EnglishEdit

EtymologyEdit

NounEdit

shild (plural shildren)

  1. (rare, possibly obsolete) Alternative form of child representing German- or French-accented speech.
    • 1888, Charles Follen Adams, Dialect Ballads, page 60:
      "Und Shonny Schwartz' barents vas poorer as be" — Oh, dhose shildren, dhose shildren, dhey boddher mine life ! — But shtop shust a leedle. If Katrine, mine vife, []
    • 2001, J. Douglas Canfield, Maja-Lisa von Sneidern, The Broadview Anthology of Restoration and Early Eighteenth-Century Drama, Broadview Press (→ISBN), page 960, quoting some edition of John Lacy's The Old Troop: Or, Monsieur Raggou (originally from 1672):
      RAGGOU. For oughta me see, dis shild be your shild.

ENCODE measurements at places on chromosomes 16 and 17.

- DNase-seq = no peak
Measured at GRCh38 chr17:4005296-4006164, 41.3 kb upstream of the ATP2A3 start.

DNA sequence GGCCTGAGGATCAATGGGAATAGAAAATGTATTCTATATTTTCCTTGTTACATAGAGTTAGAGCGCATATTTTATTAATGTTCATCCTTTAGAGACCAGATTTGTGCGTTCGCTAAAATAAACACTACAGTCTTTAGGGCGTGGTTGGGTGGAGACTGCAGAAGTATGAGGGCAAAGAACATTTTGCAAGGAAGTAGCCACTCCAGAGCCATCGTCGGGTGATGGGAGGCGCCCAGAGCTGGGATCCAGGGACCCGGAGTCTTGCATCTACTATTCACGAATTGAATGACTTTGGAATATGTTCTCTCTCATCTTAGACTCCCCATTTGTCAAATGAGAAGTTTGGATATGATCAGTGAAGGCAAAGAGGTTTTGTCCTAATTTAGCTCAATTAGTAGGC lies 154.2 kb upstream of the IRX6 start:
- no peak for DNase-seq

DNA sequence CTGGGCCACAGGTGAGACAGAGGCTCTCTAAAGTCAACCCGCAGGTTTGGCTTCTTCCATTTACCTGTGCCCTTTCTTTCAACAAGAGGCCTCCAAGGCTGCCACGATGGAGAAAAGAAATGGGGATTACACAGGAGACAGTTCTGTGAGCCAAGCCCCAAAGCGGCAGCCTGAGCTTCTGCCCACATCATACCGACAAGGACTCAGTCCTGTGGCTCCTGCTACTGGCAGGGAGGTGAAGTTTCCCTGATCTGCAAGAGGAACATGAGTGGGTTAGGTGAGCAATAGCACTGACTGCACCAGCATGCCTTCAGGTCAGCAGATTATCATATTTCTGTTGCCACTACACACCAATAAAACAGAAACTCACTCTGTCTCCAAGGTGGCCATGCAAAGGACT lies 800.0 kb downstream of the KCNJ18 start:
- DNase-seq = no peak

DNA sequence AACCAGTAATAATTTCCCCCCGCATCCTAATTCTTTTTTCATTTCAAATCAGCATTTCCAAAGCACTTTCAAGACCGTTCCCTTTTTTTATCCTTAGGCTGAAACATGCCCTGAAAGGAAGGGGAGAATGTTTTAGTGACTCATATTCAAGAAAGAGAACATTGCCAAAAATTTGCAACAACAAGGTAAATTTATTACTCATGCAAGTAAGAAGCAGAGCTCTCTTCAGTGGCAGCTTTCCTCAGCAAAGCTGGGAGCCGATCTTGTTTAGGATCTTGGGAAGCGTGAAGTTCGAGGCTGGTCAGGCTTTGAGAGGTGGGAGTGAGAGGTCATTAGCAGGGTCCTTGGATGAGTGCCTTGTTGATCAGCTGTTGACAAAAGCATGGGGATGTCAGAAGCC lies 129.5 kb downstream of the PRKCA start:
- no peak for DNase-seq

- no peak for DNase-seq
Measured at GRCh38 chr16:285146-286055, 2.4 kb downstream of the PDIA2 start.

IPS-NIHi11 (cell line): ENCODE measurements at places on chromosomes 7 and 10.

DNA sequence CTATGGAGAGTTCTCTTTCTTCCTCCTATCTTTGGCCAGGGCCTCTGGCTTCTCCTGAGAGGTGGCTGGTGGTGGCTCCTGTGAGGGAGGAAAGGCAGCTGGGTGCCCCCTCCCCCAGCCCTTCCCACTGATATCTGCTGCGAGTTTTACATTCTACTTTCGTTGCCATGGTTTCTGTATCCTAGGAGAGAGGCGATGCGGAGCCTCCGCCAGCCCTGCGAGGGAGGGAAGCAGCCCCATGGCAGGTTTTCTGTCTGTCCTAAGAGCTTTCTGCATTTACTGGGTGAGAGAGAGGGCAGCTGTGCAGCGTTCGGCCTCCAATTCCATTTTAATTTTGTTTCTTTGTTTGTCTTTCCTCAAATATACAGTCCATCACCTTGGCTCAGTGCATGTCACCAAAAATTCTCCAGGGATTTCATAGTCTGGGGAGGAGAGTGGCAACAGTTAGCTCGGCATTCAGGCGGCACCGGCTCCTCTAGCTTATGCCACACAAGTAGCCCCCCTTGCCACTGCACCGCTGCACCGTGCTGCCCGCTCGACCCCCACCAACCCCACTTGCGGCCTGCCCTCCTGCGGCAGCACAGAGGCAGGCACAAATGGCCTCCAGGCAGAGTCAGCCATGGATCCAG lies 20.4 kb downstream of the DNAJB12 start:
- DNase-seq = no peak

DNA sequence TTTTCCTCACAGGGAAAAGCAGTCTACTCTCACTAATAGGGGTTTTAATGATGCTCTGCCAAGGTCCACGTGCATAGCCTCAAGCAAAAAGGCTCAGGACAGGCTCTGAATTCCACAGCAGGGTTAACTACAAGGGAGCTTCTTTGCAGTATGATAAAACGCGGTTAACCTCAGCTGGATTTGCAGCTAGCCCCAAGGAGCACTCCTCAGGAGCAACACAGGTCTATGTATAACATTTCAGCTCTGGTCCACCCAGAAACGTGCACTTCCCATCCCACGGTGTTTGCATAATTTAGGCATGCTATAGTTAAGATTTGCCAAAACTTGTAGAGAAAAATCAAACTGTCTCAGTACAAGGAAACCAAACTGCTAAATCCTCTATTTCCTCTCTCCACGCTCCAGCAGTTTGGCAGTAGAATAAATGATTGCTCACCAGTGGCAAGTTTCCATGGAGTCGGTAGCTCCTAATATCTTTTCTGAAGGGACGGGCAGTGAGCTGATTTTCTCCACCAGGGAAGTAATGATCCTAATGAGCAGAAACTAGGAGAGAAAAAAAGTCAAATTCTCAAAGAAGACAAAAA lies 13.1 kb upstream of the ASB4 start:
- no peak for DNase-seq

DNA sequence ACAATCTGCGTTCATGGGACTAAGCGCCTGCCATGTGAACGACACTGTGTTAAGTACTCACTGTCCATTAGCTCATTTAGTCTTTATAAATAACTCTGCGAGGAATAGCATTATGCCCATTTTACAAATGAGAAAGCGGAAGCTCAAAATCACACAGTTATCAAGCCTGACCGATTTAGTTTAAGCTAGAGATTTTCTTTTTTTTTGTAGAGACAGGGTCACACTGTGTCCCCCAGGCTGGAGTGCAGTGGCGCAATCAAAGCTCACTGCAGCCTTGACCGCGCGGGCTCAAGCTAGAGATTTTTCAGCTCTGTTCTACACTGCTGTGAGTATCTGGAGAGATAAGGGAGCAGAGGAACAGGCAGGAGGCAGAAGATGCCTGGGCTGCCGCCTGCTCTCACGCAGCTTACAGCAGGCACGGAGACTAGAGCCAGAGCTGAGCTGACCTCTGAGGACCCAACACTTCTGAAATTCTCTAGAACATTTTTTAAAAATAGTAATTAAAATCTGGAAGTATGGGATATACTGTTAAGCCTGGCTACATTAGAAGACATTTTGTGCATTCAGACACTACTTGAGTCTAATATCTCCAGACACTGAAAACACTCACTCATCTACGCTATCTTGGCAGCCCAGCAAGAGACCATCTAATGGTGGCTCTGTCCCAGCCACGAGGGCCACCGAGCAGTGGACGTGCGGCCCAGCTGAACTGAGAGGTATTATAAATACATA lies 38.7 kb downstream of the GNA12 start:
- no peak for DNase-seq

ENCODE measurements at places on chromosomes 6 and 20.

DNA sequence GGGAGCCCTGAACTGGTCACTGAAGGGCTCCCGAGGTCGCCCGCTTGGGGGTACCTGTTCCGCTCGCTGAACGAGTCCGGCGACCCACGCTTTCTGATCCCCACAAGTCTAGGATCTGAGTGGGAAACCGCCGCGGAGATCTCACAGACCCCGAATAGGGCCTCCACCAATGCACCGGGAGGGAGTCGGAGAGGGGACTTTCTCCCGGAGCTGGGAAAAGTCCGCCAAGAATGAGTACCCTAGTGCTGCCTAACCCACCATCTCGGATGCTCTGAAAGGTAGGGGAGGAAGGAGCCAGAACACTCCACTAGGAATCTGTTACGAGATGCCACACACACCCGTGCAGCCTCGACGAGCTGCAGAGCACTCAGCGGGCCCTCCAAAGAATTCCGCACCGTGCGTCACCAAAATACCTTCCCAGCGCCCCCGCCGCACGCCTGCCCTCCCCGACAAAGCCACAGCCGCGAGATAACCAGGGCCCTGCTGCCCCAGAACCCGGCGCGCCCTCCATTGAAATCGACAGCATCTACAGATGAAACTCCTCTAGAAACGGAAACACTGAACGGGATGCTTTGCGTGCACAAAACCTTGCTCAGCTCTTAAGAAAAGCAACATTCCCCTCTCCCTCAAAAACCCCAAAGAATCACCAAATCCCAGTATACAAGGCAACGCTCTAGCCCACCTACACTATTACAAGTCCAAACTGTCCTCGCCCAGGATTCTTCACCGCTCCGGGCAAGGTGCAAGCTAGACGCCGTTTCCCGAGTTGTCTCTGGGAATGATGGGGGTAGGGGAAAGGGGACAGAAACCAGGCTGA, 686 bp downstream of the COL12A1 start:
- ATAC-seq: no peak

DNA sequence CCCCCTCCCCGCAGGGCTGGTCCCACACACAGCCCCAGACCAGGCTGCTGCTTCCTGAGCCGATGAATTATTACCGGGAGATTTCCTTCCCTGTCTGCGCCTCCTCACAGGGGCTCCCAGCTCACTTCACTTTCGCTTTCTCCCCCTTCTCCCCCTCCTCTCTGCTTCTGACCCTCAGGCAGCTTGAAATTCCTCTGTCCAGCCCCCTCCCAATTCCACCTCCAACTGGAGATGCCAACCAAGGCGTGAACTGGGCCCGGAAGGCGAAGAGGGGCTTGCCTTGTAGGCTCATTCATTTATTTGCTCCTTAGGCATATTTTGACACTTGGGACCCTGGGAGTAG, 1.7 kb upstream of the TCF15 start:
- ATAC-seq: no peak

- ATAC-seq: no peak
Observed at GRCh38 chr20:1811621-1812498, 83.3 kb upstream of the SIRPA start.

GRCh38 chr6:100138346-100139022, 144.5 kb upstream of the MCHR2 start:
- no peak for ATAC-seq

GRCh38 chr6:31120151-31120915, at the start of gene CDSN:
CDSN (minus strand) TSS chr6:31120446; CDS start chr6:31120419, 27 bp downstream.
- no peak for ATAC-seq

CAPTAIN. How prove you that, sir?
      RAGGOU. Begar, she say de shild belong to de troop, and you say de troop belong to you; derefore, de shild is your shild, begar. []
      RAGGOU. [] Madam Dol, before my Capitain, if your shild be born wid never a shart, den it by my shild, for me have had no shart dis forty week.

AnagramsEdit


Middle EnglishEdit

Etymology 1Edit

From Old English sċyld (guilt, sin, crime, offence, fault, debt, due, obligation, liability), from Proto-Germanic *skuldiz (guilt, obligation), from Proto-Indo-European *skel- (to be guilty, be obligated, owe). Cognate with Scots sculd (debt), North Frisian schild (debt, guilt, fault), West Frisian skuld (debt, guilt, fault), Dutch schuld (debt, fault, guilt), German Schuld (debt, guilt, fault), Swedish skuld (debt, guilt, blame), Norwegian skyld (guilt), Icelandic skuld (debt), Lithuanian kaltė (guilt).

Alternative formsEdit

NounEdit

shild (plural shilde or shilden)

  1. Debt; fault; guilt.
Derived termsEdit

Etymology 2Edit

NounEdit

shild

  1. Alternative form of scheld